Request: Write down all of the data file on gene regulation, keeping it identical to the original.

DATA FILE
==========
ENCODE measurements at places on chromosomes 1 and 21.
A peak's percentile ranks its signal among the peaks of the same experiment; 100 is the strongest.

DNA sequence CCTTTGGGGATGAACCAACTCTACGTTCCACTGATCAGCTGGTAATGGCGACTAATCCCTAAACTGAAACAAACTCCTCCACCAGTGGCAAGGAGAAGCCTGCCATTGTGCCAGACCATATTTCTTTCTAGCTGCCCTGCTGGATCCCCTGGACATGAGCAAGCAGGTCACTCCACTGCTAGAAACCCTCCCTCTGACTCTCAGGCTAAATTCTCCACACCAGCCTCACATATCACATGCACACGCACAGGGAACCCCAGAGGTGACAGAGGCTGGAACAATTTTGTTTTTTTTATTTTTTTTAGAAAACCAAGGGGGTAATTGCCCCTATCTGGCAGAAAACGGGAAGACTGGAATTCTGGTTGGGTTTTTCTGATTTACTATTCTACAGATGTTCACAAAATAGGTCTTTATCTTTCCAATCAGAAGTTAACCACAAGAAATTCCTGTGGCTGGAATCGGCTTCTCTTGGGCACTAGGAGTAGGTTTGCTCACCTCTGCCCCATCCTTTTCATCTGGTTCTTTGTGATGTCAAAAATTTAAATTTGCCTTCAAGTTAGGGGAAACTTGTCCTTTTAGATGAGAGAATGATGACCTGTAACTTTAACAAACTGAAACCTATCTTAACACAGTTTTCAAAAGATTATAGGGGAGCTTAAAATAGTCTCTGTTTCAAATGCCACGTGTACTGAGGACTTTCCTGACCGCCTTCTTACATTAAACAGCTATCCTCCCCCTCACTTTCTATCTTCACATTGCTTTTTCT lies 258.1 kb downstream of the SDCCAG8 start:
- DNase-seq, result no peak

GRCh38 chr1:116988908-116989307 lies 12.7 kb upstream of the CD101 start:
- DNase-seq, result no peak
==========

ENCODE measurements at places on chromosomes 1 and 21.
A peak's percentile ranks its signal among the peaks of the same experiment; 100 is the strongest.

DNA sequence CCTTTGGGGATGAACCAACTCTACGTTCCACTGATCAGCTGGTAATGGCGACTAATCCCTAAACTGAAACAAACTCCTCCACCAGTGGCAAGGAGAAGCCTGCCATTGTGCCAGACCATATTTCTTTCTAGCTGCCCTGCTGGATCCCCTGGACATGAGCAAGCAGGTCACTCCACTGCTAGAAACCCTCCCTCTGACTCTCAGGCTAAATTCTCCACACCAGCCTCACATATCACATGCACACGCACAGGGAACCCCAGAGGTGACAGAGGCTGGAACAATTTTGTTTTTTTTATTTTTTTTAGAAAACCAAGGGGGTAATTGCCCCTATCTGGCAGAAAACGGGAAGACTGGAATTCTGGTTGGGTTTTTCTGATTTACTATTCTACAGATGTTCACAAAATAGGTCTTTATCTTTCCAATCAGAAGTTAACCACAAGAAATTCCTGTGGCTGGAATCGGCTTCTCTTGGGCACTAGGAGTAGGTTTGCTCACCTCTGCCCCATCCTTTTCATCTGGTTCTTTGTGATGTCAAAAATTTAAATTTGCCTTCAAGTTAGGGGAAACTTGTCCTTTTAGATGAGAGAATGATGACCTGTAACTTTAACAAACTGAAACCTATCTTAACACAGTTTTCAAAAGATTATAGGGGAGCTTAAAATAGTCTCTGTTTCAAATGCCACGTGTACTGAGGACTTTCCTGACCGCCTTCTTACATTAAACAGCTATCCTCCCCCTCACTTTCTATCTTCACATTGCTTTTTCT lies 258.1 kb downstream of the SDCCAG8 start:
- DNase-seq, result no peak

GRCh38 chr1:116988908-116989307 lies 12.7 kb upstream of the CD101 start:
- DNase-seq, result no peak